A senior economist at the Australian School of Business has responded to today’s GDP figures and the decision by the Reserve Bank of Australia (RBA) not to cut interest rates by asking if the country could do with more of a stimulus package – and whether Australia could benefit from a looser inflation policy.
Dr Jonathan Reeves, a financial economist at the Australian School of Business, said “sound arguments can be made to justify an inflation rate of 4 per cent. However from 2008 onwards the RBA has instead increased interest rates when needed, to keep the inflation rate averaging within the 2 to 3 per cent band. The question is – why are we so overly concerned with potential inflation, while the rest of the world continues to print money at unprecedented levels? It is almost inevitable that at some stage global inflation will start rising.”
“Private sector debt levels and house prices are at excessive levels and moderate inflation over a number of years is one way for adjustment to occur to more sustainable levels of real - inflation adjusted - debt and house prices.”
The Reserve Bank has kept interest rates on hold at 2.75 per cent, despite indicators of a weakening outlook for Australian economic growth. Today, further indicators of a slower economy came in the shape of GDP figures showing a sharper-than-expected slowdown in economic growth over the year to March, which grew 0.6 per cent in the first quarter of 2013.
Dr Reeves said “cutting rates further is important in helping Australia navigate the turbulence of the global economy. Australian inflation is not high by current international comparisons and does not pose as much of a threat to our economy as record highs for the currency. Given two ‘evils’ – inflation or an appreciating currency – it is clear that our current level of inflation is by far the lesser evil of the two. Officially amending the inflation target to be in the 2-4 per cent range could prompt further easing in the value of the Australian Dollar, down from what are still historically high levels.”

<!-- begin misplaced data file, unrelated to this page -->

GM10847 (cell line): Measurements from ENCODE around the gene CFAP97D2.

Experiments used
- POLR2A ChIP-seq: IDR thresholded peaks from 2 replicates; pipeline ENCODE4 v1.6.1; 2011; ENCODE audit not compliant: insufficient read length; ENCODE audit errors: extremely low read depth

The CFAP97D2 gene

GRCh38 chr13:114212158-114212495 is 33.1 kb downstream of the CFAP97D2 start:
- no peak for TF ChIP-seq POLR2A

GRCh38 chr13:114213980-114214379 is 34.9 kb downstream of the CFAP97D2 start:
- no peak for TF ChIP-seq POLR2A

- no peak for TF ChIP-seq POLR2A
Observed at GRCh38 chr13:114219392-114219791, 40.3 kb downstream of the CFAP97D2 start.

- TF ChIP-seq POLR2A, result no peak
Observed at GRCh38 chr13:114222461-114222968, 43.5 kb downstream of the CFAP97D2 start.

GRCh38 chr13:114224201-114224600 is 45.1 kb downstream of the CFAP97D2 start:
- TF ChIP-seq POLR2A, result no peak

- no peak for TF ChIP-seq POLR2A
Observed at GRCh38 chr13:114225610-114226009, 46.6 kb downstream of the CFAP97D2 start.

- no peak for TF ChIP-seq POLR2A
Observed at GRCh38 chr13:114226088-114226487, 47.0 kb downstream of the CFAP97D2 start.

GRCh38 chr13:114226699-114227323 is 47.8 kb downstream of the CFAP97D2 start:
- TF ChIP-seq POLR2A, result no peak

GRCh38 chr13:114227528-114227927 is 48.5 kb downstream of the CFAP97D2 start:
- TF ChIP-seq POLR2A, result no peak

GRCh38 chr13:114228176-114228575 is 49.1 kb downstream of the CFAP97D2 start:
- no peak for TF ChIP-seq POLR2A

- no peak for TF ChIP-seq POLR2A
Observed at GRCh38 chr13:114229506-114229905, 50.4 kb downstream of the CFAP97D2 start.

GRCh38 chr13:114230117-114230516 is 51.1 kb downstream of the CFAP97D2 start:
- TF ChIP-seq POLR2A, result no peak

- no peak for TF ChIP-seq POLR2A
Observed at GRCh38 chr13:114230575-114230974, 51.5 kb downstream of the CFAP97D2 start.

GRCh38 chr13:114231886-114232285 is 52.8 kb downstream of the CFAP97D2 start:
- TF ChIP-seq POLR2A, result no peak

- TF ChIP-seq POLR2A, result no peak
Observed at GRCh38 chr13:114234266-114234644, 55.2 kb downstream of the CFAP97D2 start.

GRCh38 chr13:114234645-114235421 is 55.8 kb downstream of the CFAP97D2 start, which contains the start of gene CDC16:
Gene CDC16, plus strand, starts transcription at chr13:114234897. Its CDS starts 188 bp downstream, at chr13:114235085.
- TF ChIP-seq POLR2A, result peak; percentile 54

The RBA says over the coming one to two years the Bank expects inflation to be in the 2–3 per cent range.
Dr Reeves forecasts that unemployment may rise above six percent shortly, explaining “the impact of monetary policy on the unemployment rate can often be delayed. For example, the relatively high interest rates and resulting high exchange rate in recent years, is only now showing up in a rising unemployment rate. Due to this delayed reaction, current expansionary monetary policy is unlikely to prevent the unemployment rate from rising over six per cent. If the goal is to keep the unemployment rate from rising too much, I expect more fiscal stimulus will probably be required in the future.”
For further comment please contact Dr Jonathan Reeves on 02 9385 5874 or
Julian Lorkin: 02 9385 1574